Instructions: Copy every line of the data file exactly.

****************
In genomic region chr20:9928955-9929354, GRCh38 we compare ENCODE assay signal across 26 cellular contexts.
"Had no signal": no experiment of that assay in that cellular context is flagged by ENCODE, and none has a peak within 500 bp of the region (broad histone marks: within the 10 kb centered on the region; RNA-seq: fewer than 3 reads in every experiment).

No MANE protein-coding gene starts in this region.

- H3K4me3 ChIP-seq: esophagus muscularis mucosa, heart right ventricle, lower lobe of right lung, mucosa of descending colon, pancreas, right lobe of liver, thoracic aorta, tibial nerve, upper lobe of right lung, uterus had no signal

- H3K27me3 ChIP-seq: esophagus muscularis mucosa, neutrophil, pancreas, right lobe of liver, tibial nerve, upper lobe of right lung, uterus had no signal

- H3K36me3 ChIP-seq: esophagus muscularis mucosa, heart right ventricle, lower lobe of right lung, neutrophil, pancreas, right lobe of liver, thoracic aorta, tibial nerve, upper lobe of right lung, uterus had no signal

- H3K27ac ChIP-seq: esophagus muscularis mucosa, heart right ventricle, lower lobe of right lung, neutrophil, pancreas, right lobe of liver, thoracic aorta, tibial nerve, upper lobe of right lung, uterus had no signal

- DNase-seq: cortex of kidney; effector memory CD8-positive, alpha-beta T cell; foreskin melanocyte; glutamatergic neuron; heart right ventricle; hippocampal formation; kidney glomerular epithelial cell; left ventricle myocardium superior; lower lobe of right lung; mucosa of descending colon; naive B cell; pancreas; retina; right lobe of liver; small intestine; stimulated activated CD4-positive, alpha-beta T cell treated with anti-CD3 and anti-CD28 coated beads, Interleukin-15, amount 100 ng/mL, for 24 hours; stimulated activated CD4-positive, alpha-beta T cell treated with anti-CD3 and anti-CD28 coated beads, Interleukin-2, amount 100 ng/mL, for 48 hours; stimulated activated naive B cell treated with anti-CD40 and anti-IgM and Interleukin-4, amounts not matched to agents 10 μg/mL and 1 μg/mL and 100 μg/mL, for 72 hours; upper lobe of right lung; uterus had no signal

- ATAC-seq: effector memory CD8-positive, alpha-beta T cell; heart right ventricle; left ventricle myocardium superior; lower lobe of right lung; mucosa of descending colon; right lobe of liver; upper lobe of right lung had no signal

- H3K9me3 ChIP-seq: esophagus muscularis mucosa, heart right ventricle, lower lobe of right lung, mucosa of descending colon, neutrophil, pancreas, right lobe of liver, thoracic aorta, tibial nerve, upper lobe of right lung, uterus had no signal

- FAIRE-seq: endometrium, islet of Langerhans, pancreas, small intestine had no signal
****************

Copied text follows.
In genomic region chr20:9928955-9929354, GRCh38 we compare ENCODE assay signal across 26 cellular contexts.
"Had no signal": no experiment of that assay in that cellular context is flagged by ENCODE, and none has a peak within 500 bp of the region (broad histone marks: within the 10 kb centered on the region; RNA-seq: fewer than 3 reads in every experiment).

No MANE protein-coding gene starts in this region.

- H3K4me3 ChIP-seq: esophagus muscularis mucosa, heart right ventricle, lower lobe of right lung, mucosa of descending colon, pancreas, right lobe of liver, thoracic aorta, tibial nerve, upper lobe of right lung, uterus had no signal

- H3K27me3 ChIP-seq: esophagus muscularis mucosa, neutrophil, pancreas, right lobe of liver, tibial nerve, upper lobe of right lung, uterus had no signal

- H3K36me3 ChIP-seq: esophagus muscularis mucosa, heart right ventricle, lower lobe of right lung, neutrophil, pancreas, right lobe of liver, thoracic aorta, tibial nerve, upper lobe of right lung, uterus had no signal

- H3K27ac ChIP-seq: esophagus muscularis mucosa, heart right ventricle, lower lobe of right lung, neutrophil, pancreas, right lobe of liver, thoracic aorta, tibial nerve, upper lobe of right lung, uterus had no signal

- DNase-seq: cortex of kidney; effector memory CD8-positive, alpha-beta T cell; foreskin melanocyte; glutamatergic neuron; heart right ventricle; hippocampal formation; kidney glomerular epithelial cell; left ventricle myocardium superior; lower lobe of right lung; mucosa of descending colon; naive B cell; pancreas; retina; right lobe of liver; small intestine; stimulated activated CD4-positive, alpha-beta T cell treated with anti-CD3 and anti-CD28 coated beads, Interleukin-15, amount 100 ng/mL, for 24 hours; stimulated activated CD4-positive, alpha-beta T cell treated with anti-CD3 and anti-CD28 coated beads, Interleukin-2, amount 100 ng/mL, for 48 hours; stimulated activated naive B cell treated with anti-CD40 and anti-IgM and Interleukin-4, amounts not matched to agents 10 μg/mL and 1 μg/mL and 100 μg/mL, for 72 hours; upper lobe of right lung; uterus had no signal

- ATAC-seq: effector memory CD8-positive, alpha-beta T cell; heart right ventricle; left ventricle myocardium superior; lower lobe of right lung; mucosa of descending colon; right lobe of liver; upper lobe of right lung had no signal

- H3K9me3 ChIP-seq: esophagus muscularis mucosa, heart right ventricle, lower lobe of right lung, mucosa of descending colon, neutrophil, pancreas, right lobe of liver, thoracic aorta, tibial nerve, upper lobe of right lung, uterus had no signal

- FAIRE-seq: endometrium, islet of Langerhans, pancreas, small intestine had no signal